One of the most noticeable progresses in the approach to ERM in recent years has been the recognition that an objective-centric approach yields better results than the traditional taxonomic approach (organizing or grouping similar or related risk categories into larger categories). In 2017, COSO published the Guidance on Enterprise Risk Management—Integrating with Strategy and Performance. The white paper provides insightful guidelines on IRM, but Tim Leech, founder of the Objective-Centric Risk Management approach says that:


“…what it (COSO Guidance) does not simply and bluntly state is that the fact that the vast majority of ERM frameworks in place in the world today really do not integrate very well with strategy and performance and, of even more importance, why that unsettling fact is true.”


Tim Leach explains that the main reason why most ERM frameworks currently don't mesh well with strategy and performance is very simple. The majority of ERM frameworks in place are “risk-centric,” not “objective-centric.”. When an ERM framework begins with the primary goals of creating and sustaining value in an organization as its foundation (i.e., is “objective-centric”), it naturally forces integration both with strategy and performance and ideally leads to better decision making.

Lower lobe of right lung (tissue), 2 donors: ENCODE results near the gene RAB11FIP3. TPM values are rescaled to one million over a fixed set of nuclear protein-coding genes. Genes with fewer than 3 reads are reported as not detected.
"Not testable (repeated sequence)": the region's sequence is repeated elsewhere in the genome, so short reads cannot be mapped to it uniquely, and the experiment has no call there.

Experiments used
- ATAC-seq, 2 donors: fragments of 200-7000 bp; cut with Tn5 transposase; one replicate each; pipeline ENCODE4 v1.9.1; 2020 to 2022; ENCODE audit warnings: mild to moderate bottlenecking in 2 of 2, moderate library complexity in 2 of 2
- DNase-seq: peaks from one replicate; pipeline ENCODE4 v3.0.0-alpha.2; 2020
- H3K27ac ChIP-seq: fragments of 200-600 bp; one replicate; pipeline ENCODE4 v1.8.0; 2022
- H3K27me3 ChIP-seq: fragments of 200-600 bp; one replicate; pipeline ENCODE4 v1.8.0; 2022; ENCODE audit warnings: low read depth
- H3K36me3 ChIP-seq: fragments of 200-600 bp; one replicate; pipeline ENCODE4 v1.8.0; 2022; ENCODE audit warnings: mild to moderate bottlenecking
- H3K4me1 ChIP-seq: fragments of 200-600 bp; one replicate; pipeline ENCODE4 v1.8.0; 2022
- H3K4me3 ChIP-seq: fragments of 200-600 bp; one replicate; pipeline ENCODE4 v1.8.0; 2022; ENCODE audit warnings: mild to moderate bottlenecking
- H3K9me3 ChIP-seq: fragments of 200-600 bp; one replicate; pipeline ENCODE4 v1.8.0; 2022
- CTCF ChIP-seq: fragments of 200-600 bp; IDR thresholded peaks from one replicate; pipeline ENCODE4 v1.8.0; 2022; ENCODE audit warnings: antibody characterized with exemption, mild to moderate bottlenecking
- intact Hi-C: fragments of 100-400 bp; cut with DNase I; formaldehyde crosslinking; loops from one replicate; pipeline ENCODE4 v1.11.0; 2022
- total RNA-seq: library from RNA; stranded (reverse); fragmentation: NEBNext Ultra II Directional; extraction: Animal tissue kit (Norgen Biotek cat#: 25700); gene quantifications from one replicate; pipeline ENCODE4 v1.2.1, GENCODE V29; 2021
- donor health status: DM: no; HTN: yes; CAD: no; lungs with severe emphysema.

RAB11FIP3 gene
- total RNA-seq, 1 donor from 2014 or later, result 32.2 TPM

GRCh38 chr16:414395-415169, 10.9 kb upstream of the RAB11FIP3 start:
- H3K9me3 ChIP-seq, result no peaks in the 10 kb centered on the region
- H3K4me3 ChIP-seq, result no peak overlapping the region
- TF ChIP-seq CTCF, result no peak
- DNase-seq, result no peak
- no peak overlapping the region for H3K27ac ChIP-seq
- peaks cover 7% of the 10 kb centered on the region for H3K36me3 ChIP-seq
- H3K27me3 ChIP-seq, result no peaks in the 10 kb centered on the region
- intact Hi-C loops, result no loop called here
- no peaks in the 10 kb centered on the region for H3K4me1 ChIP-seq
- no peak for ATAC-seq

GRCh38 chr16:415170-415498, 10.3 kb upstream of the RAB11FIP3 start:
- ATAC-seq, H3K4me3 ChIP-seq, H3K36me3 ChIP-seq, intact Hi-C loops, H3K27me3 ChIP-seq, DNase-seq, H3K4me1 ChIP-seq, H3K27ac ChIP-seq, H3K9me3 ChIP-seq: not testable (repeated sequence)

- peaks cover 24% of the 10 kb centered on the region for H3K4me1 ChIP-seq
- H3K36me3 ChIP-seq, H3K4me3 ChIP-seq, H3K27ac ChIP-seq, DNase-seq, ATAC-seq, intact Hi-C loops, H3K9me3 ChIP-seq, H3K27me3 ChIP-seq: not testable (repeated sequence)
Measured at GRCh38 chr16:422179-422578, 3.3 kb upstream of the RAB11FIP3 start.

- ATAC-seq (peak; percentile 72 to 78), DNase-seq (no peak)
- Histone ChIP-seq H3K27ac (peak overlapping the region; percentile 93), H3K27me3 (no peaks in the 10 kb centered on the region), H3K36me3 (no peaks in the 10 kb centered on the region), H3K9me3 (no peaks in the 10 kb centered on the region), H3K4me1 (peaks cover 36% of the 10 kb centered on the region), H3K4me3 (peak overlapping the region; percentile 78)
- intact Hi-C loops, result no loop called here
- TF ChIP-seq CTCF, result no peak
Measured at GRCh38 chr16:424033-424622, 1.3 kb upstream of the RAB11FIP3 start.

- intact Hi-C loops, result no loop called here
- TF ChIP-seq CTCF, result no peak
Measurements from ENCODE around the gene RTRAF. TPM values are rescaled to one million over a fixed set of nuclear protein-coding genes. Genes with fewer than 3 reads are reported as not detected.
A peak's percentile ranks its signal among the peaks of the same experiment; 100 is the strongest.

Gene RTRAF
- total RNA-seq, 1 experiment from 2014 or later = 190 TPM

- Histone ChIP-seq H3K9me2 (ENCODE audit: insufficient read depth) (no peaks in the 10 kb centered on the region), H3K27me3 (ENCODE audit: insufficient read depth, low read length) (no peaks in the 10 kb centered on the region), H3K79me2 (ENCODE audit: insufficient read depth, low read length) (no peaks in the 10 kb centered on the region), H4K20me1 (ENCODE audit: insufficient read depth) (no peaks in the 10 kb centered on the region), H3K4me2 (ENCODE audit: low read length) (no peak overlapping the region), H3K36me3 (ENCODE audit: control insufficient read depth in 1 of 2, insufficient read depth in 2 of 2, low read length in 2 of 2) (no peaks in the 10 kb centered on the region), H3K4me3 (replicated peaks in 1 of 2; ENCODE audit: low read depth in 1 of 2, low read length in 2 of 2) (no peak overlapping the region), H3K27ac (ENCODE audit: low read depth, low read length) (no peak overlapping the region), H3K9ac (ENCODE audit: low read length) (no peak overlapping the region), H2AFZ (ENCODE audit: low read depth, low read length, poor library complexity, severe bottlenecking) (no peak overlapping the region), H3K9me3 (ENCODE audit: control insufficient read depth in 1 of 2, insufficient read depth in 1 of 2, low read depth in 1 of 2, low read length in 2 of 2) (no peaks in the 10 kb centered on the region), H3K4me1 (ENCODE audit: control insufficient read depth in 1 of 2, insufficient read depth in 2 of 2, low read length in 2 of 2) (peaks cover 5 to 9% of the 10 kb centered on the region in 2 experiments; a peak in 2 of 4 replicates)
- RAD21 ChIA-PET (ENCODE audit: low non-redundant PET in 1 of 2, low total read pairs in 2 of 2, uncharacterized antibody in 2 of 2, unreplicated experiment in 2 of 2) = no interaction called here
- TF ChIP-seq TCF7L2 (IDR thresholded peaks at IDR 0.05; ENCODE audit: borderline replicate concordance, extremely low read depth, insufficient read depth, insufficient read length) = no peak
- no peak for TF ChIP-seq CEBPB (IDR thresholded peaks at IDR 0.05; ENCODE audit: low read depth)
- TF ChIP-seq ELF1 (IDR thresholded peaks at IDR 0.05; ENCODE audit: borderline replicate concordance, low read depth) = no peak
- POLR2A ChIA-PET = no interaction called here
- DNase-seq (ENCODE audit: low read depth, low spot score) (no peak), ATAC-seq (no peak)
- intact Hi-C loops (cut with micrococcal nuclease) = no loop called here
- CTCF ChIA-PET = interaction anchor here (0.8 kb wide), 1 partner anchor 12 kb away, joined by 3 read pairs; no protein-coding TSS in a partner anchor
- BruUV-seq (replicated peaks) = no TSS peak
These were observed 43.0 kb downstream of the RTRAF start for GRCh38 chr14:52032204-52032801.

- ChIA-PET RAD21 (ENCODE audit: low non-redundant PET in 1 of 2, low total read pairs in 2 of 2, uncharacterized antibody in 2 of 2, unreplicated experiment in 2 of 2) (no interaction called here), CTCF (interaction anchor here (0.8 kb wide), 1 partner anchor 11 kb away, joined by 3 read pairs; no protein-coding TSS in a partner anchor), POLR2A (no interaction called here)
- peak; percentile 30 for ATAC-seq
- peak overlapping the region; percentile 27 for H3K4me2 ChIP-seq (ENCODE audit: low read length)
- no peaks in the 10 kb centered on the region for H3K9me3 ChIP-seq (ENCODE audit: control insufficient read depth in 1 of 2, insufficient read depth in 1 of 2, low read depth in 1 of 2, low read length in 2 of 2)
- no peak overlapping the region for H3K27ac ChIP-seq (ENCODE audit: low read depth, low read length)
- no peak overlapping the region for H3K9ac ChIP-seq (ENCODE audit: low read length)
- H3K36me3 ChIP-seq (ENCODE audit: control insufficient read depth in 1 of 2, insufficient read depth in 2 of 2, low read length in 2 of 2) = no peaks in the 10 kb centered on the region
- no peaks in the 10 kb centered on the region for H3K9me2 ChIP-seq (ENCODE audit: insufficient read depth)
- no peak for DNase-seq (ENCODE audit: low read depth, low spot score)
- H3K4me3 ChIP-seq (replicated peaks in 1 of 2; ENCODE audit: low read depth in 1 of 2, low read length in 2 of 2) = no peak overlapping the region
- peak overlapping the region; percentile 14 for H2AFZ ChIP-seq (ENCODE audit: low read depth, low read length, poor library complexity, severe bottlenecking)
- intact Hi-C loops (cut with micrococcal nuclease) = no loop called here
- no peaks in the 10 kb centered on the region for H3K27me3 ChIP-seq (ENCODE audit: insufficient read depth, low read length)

Aligning the ERM framework with your Workplace Health and Safety (WHS)

The integration of ERM and WHS requires a transparent connection between the WHS function and the ERM corporate function. As ERM focuses on managing all risks across your organization in an objective-centric approach, it is important to have a structure that makes it possible to systematically signal risks to executives and management boards. Here are 4 important points to consider:


An efficient communication channels

The WHS information system must be efficient and optimal, it must be run only once to avoid double data entry or duplication of effort. The data must be collected at once but their exploitation can be done as much as necessary. The communication of reports to senior management and the board of directors must be transparent and traceable.